Key Points: Sustainability linked debt’s recent “expansion” into the option to include ESG KPIs isn’t in itself a problem, but products must be labeled appropriately to maintain credibility for this quickly-growing category. Meanwhile, the first sovereign issuance earns a 10 basis point “greenium,” pointing to the benefits of clear (and maybe few) targets.

An option to add ESG KPIs later. Oceaneering International entered into a new $215 Million revolving credit facility last month. The company has the option to implement environmental, social and governance (ESG) key performance indicators (KPIs) at a later date. The potential adjustment to the cost of borrowing following implementation of these ESG KPIs, and verification through established measurement and reporting procedures, is modest: one basis point on the commitment fee and five basis points on the borrowing rate. Analysts have taken issue with Oceaneering’s labeling of its facility as a Sustainability-Linked revolver given the uncertainty as to whether the company will make ESG commitments at all, let alone how ambitious the commitments will be.

Chile issues the first sovereign SLB. In March 2022, Chile issued a US$2 Billion (US$ denominated) sustainability-linked bond, the first from a sovereign issuer. Strong demand led to an estimated “greenium” of ten basis points. At least in part, the demand was credited to the fact that the issuance carried a potential penalty of as much as 200 basis points if the targets, which include only two items and relate to the country’s greenhouse gas reductions, are not met. Further, it was thought that this level of potential penalties might set a benchmark, as well as the fact that the KPIs are simple, for other sovereigns considering similar financing. Chile is an experienced issuer of sustainability bonds — news and analysis service provider Environmental Finance cites US$33 Billion in cumulative issuance — which likely helped smooth the sale process.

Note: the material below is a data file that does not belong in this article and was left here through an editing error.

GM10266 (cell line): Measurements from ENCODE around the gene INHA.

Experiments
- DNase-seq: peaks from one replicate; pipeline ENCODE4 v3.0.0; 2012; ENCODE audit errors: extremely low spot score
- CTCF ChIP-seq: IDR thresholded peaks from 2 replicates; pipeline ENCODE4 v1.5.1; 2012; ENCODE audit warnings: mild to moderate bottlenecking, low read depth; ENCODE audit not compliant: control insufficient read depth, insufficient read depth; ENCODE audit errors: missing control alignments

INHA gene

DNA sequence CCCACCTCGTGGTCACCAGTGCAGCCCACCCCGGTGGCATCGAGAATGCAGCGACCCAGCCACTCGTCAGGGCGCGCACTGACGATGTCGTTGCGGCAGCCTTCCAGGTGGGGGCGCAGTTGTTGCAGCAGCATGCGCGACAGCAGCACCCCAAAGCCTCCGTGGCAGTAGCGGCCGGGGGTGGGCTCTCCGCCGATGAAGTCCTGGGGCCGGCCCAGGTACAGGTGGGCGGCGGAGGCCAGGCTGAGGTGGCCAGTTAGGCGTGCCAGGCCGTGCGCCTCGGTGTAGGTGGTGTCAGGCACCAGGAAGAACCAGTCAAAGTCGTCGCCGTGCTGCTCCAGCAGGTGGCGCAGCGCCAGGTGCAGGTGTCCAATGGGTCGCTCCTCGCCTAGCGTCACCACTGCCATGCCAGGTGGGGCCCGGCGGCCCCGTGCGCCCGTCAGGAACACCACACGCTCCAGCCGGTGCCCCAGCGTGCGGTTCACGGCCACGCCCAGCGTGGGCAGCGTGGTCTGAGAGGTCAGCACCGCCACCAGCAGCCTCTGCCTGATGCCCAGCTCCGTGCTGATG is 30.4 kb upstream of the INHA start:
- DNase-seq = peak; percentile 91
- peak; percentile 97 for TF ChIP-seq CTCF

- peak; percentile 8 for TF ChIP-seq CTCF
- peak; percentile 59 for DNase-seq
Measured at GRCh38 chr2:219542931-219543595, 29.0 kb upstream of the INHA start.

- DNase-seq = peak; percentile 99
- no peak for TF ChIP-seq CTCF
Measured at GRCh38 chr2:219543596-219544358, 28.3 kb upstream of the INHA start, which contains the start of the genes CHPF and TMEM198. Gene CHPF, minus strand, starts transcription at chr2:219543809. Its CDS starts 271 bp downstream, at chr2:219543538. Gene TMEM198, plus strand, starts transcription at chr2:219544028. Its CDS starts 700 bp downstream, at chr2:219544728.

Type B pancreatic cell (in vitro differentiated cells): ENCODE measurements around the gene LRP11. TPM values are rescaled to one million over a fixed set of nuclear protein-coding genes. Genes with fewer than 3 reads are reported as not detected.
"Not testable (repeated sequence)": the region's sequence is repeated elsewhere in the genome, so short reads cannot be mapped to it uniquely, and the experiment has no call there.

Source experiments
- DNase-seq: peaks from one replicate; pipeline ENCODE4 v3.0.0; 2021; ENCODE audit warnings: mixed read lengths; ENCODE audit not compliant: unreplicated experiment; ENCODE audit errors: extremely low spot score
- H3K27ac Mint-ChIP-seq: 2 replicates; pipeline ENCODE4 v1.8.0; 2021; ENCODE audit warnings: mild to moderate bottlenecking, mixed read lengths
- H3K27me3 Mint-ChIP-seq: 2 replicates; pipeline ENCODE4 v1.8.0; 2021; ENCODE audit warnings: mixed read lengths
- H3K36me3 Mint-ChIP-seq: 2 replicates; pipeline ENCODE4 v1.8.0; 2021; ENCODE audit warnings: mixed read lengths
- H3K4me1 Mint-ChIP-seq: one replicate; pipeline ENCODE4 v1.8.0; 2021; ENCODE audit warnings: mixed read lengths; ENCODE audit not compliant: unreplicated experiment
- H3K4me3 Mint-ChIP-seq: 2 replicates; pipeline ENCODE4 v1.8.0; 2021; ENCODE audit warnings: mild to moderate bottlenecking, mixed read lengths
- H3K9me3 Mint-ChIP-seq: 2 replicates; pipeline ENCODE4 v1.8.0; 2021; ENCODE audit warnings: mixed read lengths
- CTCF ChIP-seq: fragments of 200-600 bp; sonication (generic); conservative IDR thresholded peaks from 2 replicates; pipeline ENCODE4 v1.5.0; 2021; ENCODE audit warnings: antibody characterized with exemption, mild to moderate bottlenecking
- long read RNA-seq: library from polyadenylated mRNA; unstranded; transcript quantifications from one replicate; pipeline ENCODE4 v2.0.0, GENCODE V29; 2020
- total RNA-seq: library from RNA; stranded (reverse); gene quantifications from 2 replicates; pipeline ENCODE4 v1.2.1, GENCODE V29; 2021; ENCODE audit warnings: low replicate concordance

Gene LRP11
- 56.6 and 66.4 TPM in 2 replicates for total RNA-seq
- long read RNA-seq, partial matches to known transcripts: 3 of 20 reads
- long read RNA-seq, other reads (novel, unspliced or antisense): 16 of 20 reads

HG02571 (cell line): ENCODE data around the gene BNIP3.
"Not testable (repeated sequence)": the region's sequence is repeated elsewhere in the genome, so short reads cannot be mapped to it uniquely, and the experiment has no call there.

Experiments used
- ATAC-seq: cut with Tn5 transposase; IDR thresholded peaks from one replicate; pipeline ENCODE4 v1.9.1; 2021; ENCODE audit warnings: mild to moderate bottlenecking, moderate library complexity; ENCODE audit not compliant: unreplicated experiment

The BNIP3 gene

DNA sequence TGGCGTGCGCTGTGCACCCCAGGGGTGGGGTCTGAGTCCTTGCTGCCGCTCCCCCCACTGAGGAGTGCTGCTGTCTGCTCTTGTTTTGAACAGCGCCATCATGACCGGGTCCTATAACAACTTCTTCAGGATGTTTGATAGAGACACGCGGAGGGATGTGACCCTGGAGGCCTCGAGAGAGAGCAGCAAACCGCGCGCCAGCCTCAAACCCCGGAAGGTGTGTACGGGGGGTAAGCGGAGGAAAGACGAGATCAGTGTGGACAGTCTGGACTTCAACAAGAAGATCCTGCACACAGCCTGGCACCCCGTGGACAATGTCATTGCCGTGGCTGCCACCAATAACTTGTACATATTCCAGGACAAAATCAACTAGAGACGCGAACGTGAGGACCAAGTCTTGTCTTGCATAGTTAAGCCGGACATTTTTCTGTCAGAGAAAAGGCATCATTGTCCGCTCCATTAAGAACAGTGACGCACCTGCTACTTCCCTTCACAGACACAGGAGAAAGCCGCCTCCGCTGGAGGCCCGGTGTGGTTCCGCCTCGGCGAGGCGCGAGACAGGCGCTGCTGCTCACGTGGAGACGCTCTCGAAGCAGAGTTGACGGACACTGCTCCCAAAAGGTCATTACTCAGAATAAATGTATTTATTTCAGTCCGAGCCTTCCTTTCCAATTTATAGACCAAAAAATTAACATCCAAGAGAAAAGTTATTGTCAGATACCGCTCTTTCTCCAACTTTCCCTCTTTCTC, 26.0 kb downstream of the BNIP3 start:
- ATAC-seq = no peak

Sustainability-Linked was fastest growing green lending sector in 2021. As we discussed in more detail in a recent Payne Financial Post, sustainability-linked bonds and loans grew 245% year-over-year in 2021 to $482 Billion, per Bloomberg estimates, (for comparison, green bonds + loans totaled $642 Billion). Sustainability-linked bonds appear to have maintained its 2021 pace in 1Q22, with US$24 Billion of issuance vs. $103 Billion in all of 2021, per Environmental Finance; in contrast, total ESG issuance (i.e. green, social and sustainable) slowed from last year’s pace by as much as 20%, according to some estimates.